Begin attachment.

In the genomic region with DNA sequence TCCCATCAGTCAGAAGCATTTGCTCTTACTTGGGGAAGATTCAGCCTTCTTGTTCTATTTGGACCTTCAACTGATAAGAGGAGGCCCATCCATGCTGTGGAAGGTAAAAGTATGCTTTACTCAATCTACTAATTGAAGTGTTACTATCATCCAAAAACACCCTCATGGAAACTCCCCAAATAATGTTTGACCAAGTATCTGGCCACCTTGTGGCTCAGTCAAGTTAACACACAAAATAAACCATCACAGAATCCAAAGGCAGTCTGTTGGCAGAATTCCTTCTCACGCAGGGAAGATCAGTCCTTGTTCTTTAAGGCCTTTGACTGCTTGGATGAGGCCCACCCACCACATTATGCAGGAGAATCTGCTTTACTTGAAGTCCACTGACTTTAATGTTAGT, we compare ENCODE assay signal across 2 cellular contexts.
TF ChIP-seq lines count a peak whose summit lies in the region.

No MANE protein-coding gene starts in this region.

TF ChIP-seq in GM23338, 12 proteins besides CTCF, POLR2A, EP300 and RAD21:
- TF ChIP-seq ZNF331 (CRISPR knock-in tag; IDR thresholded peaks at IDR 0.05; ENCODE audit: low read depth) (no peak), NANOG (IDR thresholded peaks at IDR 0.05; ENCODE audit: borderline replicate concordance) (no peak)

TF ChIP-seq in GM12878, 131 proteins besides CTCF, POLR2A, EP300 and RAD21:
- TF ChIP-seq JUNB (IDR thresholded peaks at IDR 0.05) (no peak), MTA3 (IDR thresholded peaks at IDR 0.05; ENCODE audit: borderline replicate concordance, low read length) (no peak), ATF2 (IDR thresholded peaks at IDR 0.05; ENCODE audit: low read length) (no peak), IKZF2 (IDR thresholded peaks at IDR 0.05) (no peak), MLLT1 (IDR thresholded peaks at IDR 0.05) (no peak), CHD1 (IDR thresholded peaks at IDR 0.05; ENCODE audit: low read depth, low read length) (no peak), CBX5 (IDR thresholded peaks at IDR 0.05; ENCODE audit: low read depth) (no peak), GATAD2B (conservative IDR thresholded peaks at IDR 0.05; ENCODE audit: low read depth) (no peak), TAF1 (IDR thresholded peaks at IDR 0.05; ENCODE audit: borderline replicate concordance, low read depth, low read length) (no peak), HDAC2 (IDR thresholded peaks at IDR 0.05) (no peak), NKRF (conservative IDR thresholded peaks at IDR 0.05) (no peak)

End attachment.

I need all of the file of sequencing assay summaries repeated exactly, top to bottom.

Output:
In the genomic region with DNA sequence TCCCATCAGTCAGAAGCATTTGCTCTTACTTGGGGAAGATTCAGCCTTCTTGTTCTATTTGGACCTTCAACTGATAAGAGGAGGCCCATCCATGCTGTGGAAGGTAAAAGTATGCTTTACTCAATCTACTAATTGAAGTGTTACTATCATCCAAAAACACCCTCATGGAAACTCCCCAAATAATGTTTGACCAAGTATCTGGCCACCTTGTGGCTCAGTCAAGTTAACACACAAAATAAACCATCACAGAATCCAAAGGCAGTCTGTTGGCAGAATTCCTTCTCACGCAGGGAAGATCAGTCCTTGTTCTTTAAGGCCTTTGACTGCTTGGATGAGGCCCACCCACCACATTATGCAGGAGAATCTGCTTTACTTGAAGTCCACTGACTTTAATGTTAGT, we compare ENCODE assay signal across 2 cellular contexts.
TF ChIP-seq lines count a peak whose summit lies in the region.

No MANE protein-coding gene starts in this region.

TF ChIP-seq in GM23338, 12 proteins besides CTCF, POLR2A, EP300 and RAD21:
- TF ChIP-seq ZNF331 (CRISPR knock-in tag; IDR thresholded peaks at IDR 0.05; ENCODE audit: low read depth) (no peak), NANOG (IDR thresholded peaks at IDR 0.05; ENCODE audit: borderline replicate concordance) (no peak)

TF ChIP-seq in GM12878, 131 proteins besides CTCF, POLR2A, EP300 and RAD21:
- TF ChIP-seq JUNB (IDR thresholded peaks at IDR 0.05) (no peak), MTA3 (IDR thresholded peaks at IDR 0.05; ENCODE audit: borderline replicate concordance, low read length) (no peak), ATF2 (IDR thresholded peaks at IDR 0.05; ENCODE audit: low read length) (no peak), IKZF2 (IDR thresholded peaks at IDR 0.05) (no peak), MLLT1 (IDR thresholded peaks at IDR 0.05) (no peak), CHD1 (IDR thresholded peaks at IDR 0.05; ENCODE audit: low read depth, low read length) (no peak), CBX5 (IDR thresholded peaks at IDR 0.05; ENCODE audit: low read depth) (no peak), GATAD2B (conservative IDR thresholded peaks at IDR 0.05; ENCODE audit: low read depth) (no peak), TAF1 (IDR thresholded peaks at IDR 0.05; ENCODE audit: borderline replicate concordance, low read depth, low read length) (no peak), HDAC2 (IDR thresholded peaks at IDR 0.05) (no peak), NKRF (conservative IDR thresholded peaks at IDR 0.05) (no peak)